Saturday, August 2, 2014

Finding 'The Interview'

by Patricia O’Reilly

The Interview was born from a chance remark over a lunch about English writer, Bruce Chatwin doing an interview with Eileen Gray in 1972 while he was working for the Sunday Times magazine.

An Irish designer and architect, she was a woman ahead of her time both as a designer and a woman. She created E1027, a design gem,regarded as one of the most iconic houses of the 20th century; the Destiny Screen which first brought hr international fame in 1913 and again in 1972; as well as other lacquer pieces including The Lotus Table, Bibendum Armchair and the Transaat, forerunner to today's sun-loungers, as well as the E.1027 table, forerunner for hospital tables. In her personal life, she created her own fashion style, along the lines of Chanel and lived, circumspectly, as a bi-sexual.

Eileen Gray (1878-1976) Irish designer, architect and painter, has been part of my life since the mid-1990s when Image magazine asked me to write a piece on the Irish diaspora in Paris – focusing Eileen Gray. I confess I’d never heard of her, but of course when you freelance and are being commissioned, ignorance of proposed subject is never admitted.

From my first facts on her, I was fascinated by this talented, reclusive woman who’d destroyed personal papers, mementoes and photographs, but who left a meticulous record of all her projects. Over the years, I wrote features on various aspects of her life, a radio play, did some broadcasts and spoke about her as far afield as The Princess Grace Library Monaco. I wrote a book too Time & Destiny, published by Hodder, so I considered myself to be a bit of an expert on her, but I hadn’t come across anything that tied her name to Bruce Chatwin’s .

In the National Library I trawled through reels microfiches of the early days of the Sunday Times magazine. Nothing. In Under the Sun, the Letters of Bruce Chatwin selected by Elizabeth Chatwin & Nicholas Shakespeare, I discovered a letter, dated 21 December 1972 that Bruce had written to from Sloane Avenue, his London address, thanking her ‘for the most enjoyable Sunday afternoon I have spent in years’. So they had spent time together.

Next I telephoned Bruce’s wife, Elizabeth in Wales. Yes, Bruce had interviewed Eileen Gray and, as far as she knew, the interview had never been published. She didn’t know why, didn’t think he’d even written up his notes.

I would write a book about that interview.

And so I began the process of sorting through my research – whiteboards, yellow stickies all over the house, a tape recorder and a notebook glued to me. Slowly the information I’d accrued took on the shape of the manuscript that would become The Interview. I labelled it BIP12 (book in progress no. 12). Ten of my titles are published; one languishes in a chest of drawers in the spare bedroom. I put its lack of publication down to not following my instincts on how to handle the story of the relationship between a lecturer in media studies and one of her students.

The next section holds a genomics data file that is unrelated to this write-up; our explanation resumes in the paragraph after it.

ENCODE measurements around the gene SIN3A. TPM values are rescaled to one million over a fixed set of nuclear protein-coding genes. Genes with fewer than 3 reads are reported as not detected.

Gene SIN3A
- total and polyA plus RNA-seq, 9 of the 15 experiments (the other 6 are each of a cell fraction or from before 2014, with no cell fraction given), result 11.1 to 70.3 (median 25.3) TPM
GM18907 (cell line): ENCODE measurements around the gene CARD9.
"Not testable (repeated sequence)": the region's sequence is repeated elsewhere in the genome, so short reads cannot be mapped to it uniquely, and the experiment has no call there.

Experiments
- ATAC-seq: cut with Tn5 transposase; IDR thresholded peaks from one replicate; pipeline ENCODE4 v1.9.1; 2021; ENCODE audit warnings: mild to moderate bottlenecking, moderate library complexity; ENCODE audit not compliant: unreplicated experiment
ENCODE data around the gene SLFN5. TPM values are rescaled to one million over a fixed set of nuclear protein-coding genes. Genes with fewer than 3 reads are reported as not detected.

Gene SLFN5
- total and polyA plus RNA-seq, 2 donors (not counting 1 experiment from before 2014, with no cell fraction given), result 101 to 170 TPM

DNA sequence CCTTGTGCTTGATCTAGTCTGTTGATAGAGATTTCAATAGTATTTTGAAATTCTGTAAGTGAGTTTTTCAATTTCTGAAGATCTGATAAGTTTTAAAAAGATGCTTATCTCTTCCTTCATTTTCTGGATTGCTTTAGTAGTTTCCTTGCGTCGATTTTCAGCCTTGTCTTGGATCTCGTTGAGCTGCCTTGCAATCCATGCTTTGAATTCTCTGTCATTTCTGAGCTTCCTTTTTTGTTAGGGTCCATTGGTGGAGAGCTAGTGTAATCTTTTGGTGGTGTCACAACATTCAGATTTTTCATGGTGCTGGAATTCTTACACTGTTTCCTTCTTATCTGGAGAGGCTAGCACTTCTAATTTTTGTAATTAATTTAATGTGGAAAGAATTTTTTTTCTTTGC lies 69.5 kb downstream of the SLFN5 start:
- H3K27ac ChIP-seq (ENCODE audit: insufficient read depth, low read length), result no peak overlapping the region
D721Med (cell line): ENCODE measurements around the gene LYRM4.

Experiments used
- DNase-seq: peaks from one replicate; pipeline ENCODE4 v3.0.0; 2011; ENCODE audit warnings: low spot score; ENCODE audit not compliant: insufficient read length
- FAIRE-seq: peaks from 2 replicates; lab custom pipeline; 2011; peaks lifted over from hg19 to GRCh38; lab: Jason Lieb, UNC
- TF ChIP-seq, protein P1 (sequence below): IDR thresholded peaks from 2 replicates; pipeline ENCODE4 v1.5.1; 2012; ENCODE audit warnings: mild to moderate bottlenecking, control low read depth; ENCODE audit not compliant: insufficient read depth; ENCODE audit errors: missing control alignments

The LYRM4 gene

I settled on using interview techniques as my primary strand – it helped that I’d a background in journalism. I planned to weave Eileen Gray’s and Bruce Chatwin’s life stories through the interview. But the questions as to how he gained access to her and why his interview hadn’t been published niggled. I looked into the traits of my two characters.

Both had disturbed childhoods: Eileen Gray was a lonely child, with a habit of sleeping on the floor outside her mother’s room. When she was 11, her father returned to Italy to paint. She was devastated and poured all her love into Brownswood, her home in Enniscorthy. A few years later her sister’s husband’s “renovation” resulted in the simple Georgian house ending up as an over-elaborate monstrosity. Eileen and her mother, Baroness Gray, moved to their London townhouse.

Bruce Chatwin was a War baby whose mother shuffled from relation to relation, while his father, Charles, served at Scapa Flow with the Royal Navy Reserves. When the War ended, the family moved to Birmingham where Charles set up a successful legal practice. Bruce and his brother went to Marlborough College where Bruce is best remembered for amateur dramatics and his fascination with Noel Coward.

Charming and charismatic is how Bruce Chatwin is remembered. He had the ability to inveigle his way in past Louise Dany, Eileen Gray’s maid, who was first line in the defence of protecting her privacy. Would Gray have spent time with Chatwin? Yes, she was lonely. She would have felt safe in his company and they would have social identification. With him, she could re-live the halcyon days of her successes.

Gradually I began to see how a relationship could develop between the unlikely pair and why, perhaps, that interview hadn’t been published. And so I began BIP12 which during the first draft evolved to The Interview.


Patricia’s latest novel is The Interview. Her other fiction: A Type of Beauty, the story of Kathleen Newton; (long-listed for Historical Novel Society 2012 Award;Time & Destiny): Felicity’s WeddingOnce upon a Summer. Non-fiction: Writing for SuccessWorking Mothers; Earning Your Living from Home; Writing for the Market and Dying with Love. Her short stories are published in magazines and anthologies. For the past 20 years she has lectured about writing in University College Dublin, as well as providing on-line support for writers.

The Interview - Buy from
Amazon  UK Amazon US Irish Publishers 



  1. Wow . Two people who would be fascinating on their own , much less
    brought together. It is like the notes were waiting for you.

  2. Thanks, Anne, wonderfully put. The notes may have been waiting for me but it took me long time to bring harmony to them.


Note: Only a member of this blog may post a comment.